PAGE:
Frustrated by failed efforts to acquire a treaty or surrender, General Miller stepped up the attack with a brutal bombardment of the monastery. It was like “hell itself was vomiting against the sacred icon.” Meanwhile, the monks carried the Holy Eucharist in a procession along the walls with cannoballs flying right past their heads. With winter coming on harshly now, the Swedes had to light bonfires at night to stay warm – making them easy lit-up targets for cannonfire to strike from Jasna Gora. Their movements also showed up easily against the white snow, adding to their vulnerability to be targeted. At one point a fog helped the Swedes to secretly advance. But a monk chose to “cry out for help from the powers of God against the spells of the enemy.” This tactic cleared the fog away and exposed the Swedes again.
Some of the nobles in Jasna Gora began thinking they should make peace while they were still able to. But Father Kordecki replied,
“But the enemy will not concede all that we demand. We desire that the place consecrated to the Virgin Most Pure never be stained by the impious feet of the heretics. You, dear sirs, overcome by adversities, desire to reach an accord so that, relieving yourselves of the unhappiness of the siege and the discomforts of the war, you will then be able to enjoy an agreeable peace … Do you think that, if we surrender, you will be free? The capitulation will become for you, then, a spring of misfortunes and defeats. But if, on the contrary, bearing the slight inconveniences, we overcome the obstinacy of our enemies with the help of God, then we should surely win a certain stable peace.”
With the Swedes getting some reinforcements and bigger guns from Krakow, the attack became fiercer on Christmas Day. Cannonballs actually broke through the walls and bounced around the corridors and stairways, creating must debris and dust. By sundown the biggest gun was mysteriously silenced. An eyewitness reported that the last shot from the cannon had bounced back from the wall, hitting the cannon and destroying it as well as killing the gunner. The celebration of Christmas was never interrupted by war.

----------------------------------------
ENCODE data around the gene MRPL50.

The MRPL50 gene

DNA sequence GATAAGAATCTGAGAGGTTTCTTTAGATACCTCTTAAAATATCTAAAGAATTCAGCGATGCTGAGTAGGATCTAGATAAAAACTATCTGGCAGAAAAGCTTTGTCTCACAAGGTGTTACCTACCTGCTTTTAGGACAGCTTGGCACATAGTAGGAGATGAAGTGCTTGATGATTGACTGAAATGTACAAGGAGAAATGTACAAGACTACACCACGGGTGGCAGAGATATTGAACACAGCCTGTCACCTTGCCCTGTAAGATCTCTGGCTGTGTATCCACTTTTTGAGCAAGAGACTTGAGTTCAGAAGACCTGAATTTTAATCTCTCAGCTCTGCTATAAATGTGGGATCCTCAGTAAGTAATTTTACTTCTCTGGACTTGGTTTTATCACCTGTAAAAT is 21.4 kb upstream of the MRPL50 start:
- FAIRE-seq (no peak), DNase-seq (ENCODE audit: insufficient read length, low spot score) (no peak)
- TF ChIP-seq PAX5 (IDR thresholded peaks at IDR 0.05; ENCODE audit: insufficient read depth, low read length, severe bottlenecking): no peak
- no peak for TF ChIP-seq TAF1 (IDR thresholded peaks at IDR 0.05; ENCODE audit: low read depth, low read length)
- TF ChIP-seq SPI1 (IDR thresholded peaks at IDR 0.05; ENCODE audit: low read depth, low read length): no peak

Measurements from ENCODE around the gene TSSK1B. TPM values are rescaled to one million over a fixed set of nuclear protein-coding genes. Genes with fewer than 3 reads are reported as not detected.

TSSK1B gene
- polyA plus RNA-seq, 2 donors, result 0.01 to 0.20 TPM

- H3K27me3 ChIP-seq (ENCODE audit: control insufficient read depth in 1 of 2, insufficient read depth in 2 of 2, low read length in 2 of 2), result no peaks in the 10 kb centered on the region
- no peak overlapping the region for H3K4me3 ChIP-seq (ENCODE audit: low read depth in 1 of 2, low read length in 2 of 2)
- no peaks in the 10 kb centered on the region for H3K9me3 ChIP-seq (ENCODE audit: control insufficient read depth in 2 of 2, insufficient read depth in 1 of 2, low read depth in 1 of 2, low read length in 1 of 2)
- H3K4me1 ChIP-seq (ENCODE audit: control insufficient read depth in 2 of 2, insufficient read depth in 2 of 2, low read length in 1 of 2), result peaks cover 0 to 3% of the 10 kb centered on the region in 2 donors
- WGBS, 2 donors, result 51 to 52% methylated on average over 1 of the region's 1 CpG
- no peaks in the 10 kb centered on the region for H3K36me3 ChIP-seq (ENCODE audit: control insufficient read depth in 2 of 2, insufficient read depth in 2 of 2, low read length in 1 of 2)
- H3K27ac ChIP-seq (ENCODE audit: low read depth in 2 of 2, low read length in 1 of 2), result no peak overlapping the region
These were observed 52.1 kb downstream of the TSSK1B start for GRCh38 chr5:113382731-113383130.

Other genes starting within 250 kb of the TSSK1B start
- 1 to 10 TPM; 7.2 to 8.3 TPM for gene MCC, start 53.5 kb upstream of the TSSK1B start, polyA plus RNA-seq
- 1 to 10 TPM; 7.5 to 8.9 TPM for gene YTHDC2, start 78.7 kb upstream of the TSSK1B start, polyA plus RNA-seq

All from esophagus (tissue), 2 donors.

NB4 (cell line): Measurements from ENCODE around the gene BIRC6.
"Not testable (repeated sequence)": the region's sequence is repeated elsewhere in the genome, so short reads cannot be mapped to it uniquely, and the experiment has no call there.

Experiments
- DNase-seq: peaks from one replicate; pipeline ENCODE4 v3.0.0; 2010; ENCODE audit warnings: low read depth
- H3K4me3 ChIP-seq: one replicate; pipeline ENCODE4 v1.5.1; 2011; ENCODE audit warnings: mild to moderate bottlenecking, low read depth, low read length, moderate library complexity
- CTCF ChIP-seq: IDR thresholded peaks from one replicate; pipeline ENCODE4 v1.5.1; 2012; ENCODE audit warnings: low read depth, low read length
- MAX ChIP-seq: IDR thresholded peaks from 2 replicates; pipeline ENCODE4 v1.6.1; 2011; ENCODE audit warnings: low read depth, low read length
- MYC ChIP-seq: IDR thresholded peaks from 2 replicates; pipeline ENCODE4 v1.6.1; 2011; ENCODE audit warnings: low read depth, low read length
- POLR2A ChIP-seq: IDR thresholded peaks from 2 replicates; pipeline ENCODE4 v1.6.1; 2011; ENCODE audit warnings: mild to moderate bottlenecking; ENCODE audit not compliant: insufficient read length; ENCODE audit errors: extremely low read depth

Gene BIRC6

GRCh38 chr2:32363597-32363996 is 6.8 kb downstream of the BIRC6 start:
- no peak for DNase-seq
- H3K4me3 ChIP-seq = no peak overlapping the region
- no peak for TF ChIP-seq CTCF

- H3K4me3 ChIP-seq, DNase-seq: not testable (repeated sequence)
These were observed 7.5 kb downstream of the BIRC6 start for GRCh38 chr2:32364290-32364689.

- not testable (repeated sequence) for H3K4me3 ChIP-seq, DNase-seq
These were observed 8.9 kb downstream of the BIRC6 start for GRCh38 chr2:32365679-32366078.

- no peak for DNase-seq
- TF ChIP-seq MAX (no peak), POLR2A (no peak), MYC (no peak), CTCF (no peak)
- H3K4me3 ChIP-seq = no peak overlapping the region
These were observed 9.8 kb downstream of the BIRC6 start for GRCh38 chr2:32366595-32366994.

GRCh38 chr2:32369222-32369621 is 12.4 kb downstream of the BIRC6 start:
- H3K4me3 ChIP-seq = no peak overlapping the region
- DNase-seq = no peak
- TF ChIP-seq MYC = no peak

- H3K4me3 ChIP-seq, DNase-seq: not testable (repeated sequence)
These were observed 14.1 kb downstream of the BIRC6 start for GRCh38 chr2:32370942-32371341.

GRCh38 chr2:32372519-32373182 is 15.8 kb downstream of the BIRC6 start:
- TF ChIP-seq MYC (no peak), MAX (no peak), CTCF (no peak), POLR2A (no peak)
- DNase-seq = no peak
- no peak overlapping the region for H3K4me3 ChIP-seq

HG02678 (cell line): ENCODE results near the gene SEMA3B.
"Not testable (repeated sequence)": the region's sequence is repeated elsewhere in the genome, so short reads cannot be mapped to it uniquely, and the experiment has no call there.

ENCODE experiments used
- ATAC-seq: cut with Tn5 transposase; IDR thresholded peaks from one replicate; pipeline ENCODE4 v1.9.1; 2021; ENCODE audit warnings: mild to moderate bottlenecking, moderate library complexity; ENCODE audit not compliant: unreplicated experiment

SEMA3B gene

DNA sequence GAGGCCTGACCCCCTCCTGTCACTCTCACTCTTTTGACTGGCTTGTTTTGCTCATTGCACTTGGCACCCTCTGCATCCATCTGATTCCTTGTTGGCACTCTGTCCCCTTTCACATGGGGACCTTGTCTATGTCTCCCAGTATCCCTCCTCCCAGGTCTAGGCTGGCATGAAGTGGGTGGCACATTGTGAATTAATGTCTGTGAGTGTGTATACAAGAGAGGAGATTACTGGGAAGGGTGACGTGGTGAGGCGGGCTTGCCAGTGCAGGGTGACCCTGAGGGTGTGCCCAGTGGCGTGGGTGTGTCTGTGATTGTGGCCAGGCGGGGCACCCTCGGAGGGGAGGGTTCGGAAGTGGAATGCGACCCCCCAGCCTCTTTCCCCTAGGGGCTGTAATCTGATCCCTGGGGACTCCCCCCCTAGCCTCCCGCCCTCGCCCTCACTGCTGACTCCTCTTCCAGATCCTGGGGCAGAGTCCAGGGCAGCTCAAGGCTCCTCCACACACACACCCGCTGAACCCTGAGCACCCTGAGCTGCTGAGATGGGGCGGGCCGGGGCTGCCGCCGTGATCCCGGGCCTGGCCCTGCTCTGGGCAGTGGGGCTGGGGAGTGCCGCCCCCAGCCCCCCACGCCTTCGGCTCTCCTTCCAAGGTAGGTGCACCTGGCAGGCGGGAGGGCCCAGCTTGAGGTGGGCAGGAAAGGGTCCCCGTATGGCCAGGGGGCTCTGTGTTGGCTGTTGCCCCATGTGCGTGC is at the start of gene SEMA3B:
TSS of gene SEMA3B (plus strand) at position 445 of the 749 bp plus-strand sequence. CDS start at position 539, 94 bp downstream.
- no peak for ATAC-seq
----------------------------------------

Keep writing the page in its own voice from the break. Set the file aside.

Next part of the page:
The Swedes finally retreated, stating that Jasna Gora had been defended “miraculously.” General Miller revealed later that what convinced him to withdraw was a strange visit by a noble lady. Her words and menacing face severely warned him. This was undoubtedly the Blessed Virgin’s visit to him.
Other stories surfaced from the Swedes of sightings of the Virgin Mary.
“What witch is this that is to be found in your cloister of Czestochowa, who, covered with a blue mantle, sallies from the cloister and walks the walls, resting from time to time on the bastions – and whose sight makes our people drop with terror?”
Father Kordecki writes,
“The Swedes affirmed that some of them saw a Lady on the walls, pointing the cannons and furnishing with her own hands the necessary arms to the defenders who were in the trenches.”
Another reliable source offered this account:
“General Miller observed with great attention, here in the church, the picture of Our Lady of Czestochowa, and since his interpreter asked us to give him a small copy of the image, we gave it to him, and Miller took it from his hands. Thus it became clear to us that General Miller wanted to find out if the vision he had seen that night was similar to the picture”.
Upon viewing the picture, General Miller said,
“It is absolutely not comparable to that virgin who appeared to me – for it is not possible to see anything comparable on earth. Something of the celestial and divine, which frightened me from the beginning, shone in her face.”
The King of Poland then proclaimed the Blessed Virgin to be the Queen and Mother of Poland in an elegant and emotional declaration.
On September 14, 1920, the Russian army was camping on the banks of the River Vistula and was on the verge of attacking Warsaw. It is believed that the Russians changed their plans and withdrew when they encountered a vision of the Blessed Virgin in the skies over Warsaw. And when the Germans left Poland in 1945, they tried to blow up Jasna Gora and its precious icon – but without any success for some unknown reason.